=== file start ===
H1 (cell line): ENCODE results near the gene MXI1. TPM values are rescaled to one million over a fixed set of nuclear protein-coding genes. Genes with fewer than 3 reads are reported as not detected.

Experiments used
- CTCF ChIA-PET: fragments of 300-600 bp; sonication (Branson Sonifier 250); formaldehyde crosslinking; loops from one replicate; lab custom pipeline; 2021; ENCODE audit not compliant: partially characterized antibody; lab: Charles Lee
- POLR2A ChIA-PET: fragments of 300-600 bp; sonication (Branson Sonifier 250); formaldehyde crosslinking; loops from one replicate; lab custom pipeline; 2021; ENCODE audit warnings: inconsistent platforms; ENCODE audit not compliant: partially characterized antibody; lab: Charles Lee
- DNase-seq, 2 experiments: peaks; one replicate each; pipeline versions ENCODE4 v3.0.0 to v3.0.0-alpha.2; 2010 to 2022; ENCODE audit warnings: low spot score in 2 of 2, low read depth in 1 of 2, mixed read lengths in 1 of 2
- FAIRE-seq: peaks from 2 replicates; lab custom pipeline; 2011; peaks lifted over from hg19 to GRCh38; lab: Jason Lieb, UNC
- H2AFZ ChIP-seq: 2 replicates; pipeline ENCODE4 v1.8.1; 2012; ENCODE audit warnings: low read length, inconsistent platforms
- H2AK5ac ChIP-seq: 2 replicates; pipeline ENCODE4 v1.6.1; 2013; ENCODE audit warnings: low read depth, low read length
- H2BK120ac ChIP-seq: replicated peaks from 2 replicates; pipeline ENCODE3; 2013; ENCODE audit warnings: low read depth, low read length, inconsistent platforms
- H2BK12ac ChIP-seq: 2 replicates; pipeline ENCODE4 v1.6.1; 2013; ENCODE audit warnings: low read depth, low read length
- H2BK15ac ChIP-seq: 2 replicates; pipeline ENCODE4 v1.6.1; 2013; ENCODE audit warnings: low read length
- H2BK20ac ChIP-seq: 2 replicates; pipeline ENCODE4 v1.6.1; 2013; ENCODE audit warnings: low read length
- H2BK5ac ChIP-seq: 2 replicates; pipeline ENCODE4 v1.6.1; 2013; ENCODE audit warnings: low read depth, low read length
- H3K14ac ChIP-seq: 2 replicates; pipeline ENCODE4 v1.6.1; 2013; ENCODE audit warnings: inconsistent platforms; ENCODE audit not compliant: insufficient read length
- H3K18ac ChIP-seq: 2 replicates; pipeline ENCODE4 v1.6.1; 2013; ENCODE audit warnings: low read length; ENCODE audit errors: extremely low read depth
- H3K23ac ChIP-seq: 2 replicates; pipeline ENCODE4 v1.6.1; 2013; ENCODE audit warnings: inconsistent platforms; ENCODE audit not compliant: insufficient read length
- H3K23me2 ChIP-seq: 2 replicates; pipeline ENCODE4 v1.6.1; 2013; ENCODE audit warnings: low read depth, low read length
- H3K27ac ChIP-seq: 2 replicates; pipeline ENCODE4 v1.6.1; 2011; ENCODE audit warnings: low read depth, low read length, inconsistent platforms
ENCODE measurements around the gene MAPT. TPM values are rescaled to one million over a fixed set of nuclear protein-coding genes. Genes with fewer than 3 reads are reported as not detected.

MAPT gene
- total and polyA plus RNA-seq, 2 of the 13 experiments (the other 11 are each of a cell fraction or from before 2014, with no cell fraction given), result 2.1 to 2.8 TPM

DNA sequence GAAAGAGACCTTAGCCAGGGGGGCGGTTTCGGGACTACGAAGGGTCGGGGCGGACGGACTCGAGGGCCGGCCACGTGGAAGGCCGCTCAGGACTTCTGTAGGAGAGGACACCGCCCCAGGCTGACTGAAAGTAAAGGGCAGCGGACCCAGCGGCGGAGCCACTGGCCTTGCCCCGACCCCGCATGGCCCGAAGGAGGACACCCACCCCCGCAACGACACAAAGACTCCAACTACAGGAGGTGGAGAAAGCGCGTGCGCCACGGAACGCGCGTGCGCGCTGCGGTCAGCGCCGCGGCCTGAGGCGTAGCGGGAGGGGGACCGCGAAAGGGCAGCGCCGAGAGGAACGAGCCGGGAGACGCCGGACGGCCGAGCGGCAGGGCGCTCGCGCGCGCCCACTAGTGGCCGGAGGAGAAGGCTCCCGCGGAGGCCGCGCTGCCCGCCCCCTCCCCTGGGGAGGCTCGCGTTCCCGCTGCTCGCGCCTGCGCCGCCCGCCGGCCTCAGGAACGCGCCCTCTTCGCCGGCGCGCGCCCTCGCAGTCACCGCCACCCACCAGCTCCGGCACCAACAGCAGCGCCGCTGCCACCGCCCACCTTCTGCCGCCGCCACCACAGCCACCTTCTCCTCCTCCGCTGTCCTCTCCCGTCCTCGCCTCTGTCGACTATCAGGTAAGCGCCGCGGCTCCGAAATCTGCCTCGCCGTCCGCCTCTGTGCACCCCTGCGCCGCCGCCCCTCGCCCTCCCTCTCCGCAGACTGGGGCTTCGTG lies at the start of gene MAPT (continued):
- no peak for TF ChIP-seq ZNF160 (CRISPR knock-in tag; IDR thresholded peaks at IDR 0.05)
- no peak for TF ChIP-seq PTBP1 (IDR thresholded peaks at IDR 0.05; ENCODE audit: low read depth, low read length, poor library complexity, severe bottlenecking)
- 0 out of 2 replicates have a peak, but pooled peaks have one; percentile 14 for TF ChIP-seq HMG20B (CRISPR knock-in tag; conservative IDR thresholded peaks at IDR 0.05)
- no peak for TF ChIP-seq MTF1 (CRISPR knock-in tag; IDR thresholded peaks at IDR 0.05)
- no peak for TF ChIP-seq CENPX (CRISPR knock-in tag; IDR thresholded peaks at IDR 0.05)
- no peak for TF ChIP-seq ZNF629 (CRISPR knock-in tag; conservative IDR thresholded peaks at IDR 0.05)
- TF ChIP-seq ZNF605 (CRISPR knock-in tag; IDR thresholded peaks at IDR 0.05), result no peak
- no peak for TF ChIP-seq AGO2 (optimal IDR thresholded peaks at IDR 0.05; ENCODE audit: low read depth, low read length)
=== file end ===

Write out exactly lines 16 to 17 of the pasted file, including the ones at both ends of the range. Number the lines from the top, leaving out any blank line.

- H3K23ac ChIP-seq: 2 replicates; pipeline ENCODE4 v1.6.1; 2013; ENCODE audit warnings: inconsistent platforms; ENCODE audit not compliant: insufficient read length
- H3K23me2 ChIP-seq: 2 replicates; pipeline ENCODE4 v1.6.1; 2013; ENCODE audit warnings: low read depth, low read length